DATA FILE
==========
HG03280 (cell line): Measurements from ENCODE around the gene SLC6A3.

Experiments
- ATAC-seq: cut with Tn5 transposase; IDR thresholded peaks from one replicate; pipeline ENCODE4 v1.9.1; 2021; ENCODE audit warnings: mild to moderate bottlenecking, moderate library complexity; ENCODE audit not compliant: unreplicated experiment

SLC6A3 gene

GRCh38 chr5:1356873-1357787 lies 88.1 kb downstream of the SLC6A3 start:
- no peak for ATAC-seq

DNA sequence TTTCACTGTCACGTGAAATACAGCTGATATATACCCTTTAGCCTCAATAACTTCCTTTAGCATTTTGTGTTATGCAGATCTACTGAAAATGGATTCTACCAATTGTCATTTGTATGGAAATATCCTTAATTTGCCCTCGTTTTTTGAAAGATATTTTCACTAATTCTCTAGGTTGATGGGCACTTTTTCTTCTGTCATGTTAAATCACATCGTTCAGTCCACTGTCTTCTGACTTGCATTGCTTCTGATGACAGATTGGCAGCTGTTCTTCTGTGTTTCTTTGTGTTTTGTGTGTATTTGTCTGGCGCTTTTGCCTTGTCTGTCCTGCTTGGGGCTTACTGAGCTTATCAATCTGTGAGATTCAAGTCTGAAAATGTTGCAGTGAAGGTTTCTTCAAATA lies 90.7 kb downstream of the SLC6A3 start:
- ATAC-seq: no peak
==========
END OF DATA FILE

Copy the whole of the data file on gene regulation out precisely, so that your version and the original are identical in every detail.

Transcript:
HG03280 (cell line): Measurements from ENCODE around the gene SLC6A3.

Experiments
- ATAC-seq: cut with Tn5 transposase; IDR thresholded peaks from one replicate; pipeline ENCODE4 v1.9.1; 2021; ENCODE audit warnings: mild to moderate bottlenecking, moderate library complexity; ENCODE audit not compliant: unreplicated experiment

SLC6A3 gene

GRCh38 chr5:1356873-1357787 lies 88.1 kb downstream of the SLC6A3 start:
- no peak for ATAC-seq

DNA sequence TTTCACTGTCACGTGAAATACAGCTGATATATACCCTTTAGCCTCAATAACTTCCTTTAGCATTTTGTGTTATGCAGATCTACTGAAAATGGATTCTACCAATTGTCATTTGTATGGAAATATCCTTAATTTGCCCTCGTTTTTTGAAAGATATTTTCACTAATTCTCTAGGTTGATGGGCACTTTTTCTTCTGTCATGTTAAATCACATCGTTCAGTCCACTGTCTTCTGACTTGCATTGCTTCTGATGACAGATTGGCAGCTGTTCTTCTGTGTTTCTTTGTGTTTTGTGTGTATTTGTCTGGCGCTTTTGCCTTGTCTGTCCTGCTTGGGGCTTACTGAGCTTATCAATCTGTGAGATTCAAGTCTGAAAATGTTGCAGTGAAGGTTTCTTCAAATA lies 90.7 kb downstream of the SLC6A3 start:
- ATAC-seq: no peak